"Many [students] do live on low incomes," says Ross, who happens to be a UCSC alumna, "but it's because they've decided to forego what they could be earning in exchange for pursuing their education."
In a sense, Santa Cruz County, with its highly educated populace at one end of the spectrum and its troubling growth in child poverty at the other, points to the future of California. "A Generation of Widening Inequality" tracks the growing wealth gap between those at the top of the socioeconomic scale and those at the bottom. Most significantly, it tracks the types of jobs that have been on the rise in California in the last two decades: low-wage jobs and high-wage jobs. Conspicuously dwindling, Ross says, are the middle-income jobs that facilitate social mobility, so the people doing low-wage work—the parents of those children growing up in poverty—can advance up the social ladder.
"If we don't have those jobs in the middle, it's like taking the middle rung out of the ladder, and you can't jump up the ladder, you need to move up step by step," Ross says. "So if you don't have those in the middle, we're concerned that people may become trapped in those lower-paying jobs."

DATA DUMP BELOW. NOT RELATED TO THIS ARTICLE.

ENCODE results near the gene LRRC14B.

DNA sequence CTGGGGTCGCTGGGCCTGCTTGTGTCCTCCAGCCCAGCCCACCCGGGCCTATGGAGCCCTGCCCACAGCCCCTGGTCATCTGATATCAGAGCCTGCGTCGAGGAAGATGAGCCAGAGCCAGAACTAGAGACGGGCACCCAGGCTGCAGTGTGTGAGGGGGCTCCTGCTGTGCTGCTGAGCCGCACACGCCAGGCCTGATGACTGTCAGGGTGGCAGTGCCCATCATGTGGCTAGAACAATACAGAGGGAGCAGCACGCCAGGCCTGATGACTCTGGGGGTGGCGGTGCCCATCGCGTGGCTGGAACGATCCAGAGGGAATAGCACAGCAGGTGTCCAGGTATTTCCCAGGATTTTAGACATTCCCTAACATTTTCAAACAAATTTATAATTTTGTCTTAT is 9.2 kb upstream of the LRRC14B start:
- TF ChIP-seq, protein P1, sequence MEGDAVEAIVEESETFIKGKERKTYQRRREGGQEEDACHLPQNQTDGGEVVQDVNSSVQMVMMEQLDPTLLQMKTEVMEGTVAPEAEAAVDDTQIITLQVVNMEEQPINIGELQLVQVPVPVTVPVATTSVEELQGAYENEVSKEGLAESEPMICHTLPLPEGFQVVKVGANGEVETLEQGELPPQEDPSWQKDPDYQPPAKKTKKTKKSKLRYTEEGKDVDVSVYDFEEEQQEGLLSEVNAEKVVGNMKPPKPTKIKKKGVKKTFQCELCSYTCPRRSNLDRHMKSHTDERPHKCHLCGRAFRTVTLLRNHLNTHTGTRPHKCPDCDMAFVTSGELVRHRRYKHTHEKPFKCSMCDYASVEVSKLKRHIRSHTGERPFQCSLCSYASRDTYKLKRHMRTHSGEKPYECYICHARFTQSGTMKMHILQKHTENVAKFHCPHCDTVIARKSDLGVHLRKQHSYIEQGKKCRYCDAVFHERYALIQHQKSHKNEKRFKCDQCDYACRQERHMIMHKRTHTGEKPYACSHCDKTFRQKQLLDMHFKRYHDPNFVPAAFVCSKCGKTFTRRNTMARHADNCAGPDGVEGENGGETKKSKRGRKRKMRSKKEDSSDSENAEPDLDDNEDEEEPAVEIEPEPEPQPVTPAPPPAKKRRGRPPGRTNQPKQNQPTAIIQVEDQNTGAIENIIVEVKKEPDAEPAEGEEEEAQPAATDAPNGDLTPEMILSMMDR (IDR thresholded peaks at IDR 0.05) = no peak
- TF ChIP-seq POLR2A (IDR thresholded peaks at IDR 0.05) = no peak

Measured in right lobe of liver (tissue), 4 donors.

Spying Program Shuttered
Thousands of American peace groups, anti-recruitment activists and GLBT organizations—including UCSC's Students Against War, which interfered so massively with on-campus recruitment activities in 2004 and 2005 that recruiters skipped attending in 2006—may have successfully shaken off secret Pentagon spying.
If, that is, the Defense Department's claim that it intends to shut down the particular domestic espionage program involved in the spying can be believed.
The DOD release, issued Aug. 21, claims that the TALON (Threat and Local Observation Notices) program, which had collected information on over 1,500 domestic actions and demonstrations, will retire its database on Sept. 17 and store it in the FBI's compilation of data known as Guardian.
TALON's long and twisted history began in 2002, when the U.S. Air Force (under ex–Deputy Defense Secretary Paul D. Wolfowitz, now ex-president of the World Bank) launched a project to gather information about potential threats to U.S. military personnel and Defense Department civilian employees worldwide.
The agents saw threats everywhere—not only in demonstrations at military recruitment centers, but also in anti-recruitment marches on campuses and in gay groups' protests of the Don't Ask Don't Tell policy, including kiss-ins near military recruiting tents.